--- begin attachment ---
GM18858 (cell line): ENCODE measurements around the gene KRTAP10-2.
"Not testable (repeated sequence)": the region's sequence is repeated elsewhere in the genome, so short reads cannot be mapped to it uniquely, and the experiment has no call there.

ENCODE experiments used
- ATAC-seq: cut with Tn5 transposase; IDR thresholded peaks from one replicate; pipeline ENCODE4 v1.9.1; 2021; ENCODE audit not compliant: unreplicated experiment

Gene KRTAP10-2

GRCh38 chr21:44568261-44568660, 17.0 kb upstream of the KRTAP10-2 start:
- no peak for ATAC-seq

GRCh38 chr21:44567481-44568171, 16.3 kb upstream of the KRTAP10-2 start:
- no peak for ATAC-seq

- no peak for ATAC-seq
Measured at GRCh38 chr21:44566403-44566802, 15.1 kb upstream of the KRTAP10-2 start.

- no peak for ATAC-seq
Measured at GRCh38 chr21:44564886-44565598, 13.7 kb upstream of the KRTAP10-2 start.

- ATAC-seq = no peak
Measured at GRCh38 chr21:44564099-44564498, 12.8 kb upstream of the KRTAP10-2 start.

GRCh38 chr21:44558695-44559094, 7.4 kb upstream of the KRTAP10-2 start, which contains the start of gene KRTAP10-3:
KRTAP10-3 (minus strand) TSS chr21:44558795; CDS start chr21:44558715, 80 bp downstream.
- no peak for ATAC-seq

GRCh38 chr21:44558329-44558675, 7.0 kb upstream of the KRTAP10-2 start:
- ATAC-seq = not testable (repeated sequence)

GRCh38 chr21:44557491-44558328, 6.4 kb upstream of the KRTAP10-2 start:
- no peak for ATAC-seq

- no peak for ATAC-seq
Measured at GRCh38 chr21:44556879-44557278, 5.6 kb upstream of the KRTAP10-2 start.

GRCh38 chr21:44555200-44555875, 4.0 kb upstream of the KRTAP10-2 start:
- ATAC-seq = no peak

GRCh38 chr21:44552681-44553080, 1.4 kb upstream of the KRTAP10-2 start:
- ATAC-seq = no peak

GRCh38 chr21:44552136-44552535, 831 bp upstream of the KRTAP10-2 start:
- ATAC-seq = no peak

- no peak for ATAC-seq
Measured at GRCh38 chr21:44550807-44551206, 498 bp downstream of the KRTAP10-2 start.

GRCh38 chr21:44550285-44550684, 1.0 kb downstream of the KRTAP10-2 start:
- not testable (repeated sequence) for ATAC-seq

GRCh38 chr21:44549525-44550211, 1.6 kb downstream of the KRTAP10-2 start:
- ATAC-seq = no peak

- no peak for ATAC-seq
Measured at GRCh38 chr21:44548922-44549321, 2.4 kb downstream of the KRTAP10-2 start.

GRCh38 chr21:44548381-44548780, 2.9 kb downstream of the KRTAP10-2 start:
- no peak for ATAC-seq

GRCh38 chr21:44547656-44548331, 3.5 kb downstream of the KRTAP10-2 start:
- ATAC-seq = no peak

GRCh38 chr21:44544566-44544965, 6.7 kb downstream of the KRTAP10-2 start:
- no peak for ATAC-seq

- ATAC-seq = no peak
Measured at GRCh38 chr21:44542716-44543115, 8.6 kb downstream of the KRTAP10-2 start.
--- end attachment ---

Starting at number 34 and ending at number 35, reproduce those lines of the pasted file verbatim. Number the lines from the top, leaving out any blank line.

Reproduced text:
- not testable (repeated sequence) for ATAC-seq

GRCh38 chr21:44549525-44550211, 1.6 kb downstream of the KRTAP10-2 start: